There isn’t a centre-console bin but there is a water bottle holder and surprisingly decent sized pockets in each door – I’ve seen smaller door pockets in bigger cars. The mirrors behind the visors are surprisingly big as well, though lacking in illumination.
The cabin is fairly basic but it is functional. It’s not packed full of bells and whistles, like digital speedometer, head-up display, climate control or extra safety like autonomous emergency braking, blind-spot monitoring and lane departure warning. However, it has the basics well and truly covered.
The front is spacious for the driver and passenger, and even in the second row there is a considerably generous amount of space. Headroom is good, as is elbow room. With the driver’s seat in my position, I have an inch or so of knee room. While two adults would be relatively comfortable, three across the back row would be a little awkward.
Not that you’d really want to spend too much time back there. There are no cupholders – save for the one between the driver and front passenger where a centre-console bin would usually live. There isn’t a centre armrest, no air vents and no storage in the doors.
That leaves rear passengers to fight over a single map pocket behind the front passenger, and that single accessible-at-a-stretch cupholder. There are ISOFIX points on both outboard seats so small families with young children could make the Picanto work for them if they had a tight budget or preference for a small, funky car. The rear doors are small but have quite a wide aperture making it easier than expected to climb in.
The boot space may be small at 255 litres, but the space is quite tall, uniform and upright. The back of the car is quite flat and the boot floor is deep, hiding a temporary wheel so tiny it inspired a bit of a giggle on sight.
During my time with the Picanto I had a bit of shopping to do. With winter on the way I picked up four very large bags filled with doonas, throw rugs and at least eight throw pillows. Two fit in the back and the other two on the back seat. A few large bags of groceries were also piled in and I was impressed with the amount of stuff that fitted in the little runabout.
On the road, it feels more mature than expected. It’s planted and drives like a bigger car, batting above its average in this regard.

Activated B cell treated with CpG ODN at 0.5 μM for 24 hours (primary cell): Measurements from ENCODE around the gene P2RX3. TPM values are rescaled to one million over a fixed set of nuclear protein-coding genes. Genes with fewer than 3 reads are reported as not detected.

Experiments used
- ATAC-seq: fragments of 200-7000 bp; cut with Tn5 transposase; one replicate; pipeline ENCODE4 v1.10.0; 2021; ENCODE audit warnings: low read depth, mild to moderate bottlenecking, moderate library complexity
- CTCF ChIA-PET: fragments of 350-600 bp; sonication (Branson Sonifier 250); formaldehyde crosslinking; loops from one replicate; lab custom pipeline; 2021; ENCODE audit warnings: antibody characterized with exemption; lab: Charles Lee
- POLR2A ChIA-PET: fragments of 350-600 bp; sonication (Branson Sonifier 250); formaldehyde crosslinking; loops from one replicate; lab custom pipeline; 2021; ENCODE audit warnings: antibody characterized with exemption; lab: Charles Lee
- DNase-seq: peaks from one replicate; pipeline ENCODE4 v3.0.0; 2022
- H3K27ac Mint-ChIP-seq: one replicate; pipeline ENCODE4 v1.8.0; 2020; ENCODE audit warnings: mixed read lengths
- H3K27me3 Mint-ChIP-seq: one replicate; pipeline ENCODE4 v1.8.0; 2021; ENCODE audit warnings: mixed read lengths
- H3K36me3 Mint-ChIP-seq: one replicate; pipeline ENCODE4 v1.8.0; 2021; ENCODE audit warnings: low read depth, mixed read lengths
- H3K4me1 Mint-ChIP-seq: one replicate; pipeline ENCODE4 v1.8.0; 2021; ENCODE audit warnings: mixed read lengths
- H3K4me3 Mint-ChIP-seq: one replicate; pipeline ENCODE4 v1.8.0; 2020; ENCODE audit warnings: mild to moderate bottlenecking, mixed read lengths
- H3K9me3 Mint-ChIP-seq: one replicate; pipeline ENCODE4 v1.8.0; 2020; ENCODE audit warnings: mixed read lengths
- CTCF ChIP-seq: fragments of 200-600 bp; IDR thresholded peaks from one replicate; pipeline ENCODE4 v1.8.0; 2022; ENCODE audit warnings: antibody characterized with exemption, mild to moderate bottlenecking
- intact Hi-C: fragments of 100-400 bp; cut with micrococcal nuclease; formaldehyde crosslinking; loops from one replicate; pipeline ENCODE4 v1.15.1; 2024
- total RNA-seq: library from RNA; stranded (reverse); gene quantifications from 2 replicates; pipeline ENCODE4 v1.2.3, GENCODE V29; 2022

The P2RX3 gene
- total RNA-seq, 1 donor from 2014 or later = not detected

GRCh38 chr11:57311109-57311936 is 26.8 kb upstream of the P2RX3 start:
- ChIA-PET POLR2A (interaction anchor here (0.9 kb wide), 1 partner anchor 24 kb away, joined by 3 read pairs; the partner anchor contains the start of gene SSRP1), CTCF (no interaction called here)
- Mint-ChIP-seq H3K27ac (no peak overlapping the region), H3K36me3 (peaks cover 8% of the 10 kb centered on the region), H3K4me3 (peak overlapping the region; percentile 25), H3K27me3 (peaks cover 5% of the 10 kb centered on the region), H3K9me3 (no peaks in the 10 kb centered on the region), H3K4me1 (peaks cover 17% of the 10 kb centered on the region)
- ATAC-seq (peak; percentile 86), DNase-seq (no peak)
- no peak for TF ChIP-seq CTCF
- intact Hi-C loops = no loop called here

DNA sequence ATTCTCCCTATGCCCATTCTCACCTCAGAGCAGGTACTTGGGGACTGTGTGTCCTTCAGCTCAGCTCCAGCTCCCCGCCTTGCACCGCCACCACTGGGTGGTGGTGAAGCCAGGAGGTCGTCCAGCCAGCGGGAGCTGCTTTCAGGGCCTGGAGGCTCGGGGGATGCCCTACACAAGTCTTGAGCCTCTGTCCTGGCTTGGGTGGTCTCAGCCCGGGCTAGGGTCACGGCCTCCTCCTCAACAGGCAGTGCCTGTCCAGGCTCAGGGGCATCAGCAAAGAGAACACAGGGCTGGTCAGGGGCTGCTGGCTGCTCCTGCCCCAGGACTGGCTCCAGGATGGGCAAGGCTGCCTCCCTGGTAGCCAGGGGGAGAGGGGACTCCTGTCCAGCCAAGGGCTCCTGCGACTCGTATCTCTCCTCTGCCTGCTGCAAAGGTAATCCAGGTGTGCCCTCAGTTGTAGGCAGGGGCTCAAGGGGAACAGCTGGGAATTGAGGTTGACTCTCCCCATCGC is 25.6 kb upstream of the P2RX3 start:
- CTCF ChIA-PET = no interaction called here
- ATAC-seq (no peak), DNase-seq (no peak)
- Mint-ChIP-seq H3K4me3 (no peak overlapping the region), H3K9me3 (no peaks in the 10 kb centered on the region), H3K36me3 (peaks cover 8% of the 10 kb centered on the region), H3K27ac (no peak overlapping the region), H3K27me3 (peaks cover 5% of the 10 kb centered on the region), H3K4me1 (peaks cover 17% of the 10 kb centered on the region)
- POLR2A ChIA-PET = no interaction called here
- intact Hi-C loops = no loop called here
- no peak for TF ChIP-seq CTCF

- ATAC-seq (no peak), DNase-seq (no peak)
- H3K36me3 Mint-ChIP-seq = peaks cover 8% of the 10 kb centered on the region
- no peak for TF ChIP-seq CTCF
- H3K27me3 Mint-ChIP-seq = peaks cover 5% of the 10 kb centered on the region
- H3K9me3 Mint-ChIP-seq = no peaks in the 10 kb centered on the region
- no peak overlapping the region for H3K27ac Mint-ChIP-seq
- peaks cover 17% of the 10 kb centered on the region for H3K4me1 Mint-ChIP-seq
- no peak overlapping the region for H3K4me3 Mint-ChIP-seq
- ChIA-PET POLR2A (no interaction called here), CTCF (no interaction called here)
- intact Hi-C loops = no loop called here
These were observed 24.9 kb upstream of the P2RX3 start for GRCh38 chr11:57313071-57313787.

That 1.25-litre four cylinder produces 62kW at 6000rpm and 122Nm at 4000rpm and it’s teamed with a four-speed automatic transmission. But, like when you need a run-up to jump over something – the Picanto needs a little momentum to really get going.
Once you’re on the move though, it feels zippy and weaves effortlessly through traffic, provided it’s kept on the move. From a standstill on a hill, it is very slow to get going but there is always the option of dropping the gear shift down to first, second or third gear.
The little engine can be a little noisy, particularly as it is getting ready to tip up into the next gear but it doesn’t search frantically for the right gear or jump around frenetically, but then there aren’t many to choose from.
It can crash over sharp bumps and you’ll hear those too, but it has benefitted from Kia’s local suspension tune and handles smaller undulations with more grace. The steering is light, and with that tiny turning circle it is an absolute breeze to park.
Kia offers a seven-year/unlimited kilometre warranty with seven years capped-price servicing and road-side assist. Claimed combined fuel consumption is 5.8-litres per 100 kilometres and urban is 7.9-litres per 100 kilometres. Over the 300km covered during our time with the little car which was mostly urban, I saw 7.9L/100km which is bang on the claimed figure for city driving.
Although it isn’t markedly different to the old Picanto to drive, the additional features and revamped infotainment system, combined with a great drive-away price and exceptional ownership package make this an attractive option for those looking for a compact city car.
The Carousel would like to thank Tegan Lawson from CarAdvice for this article.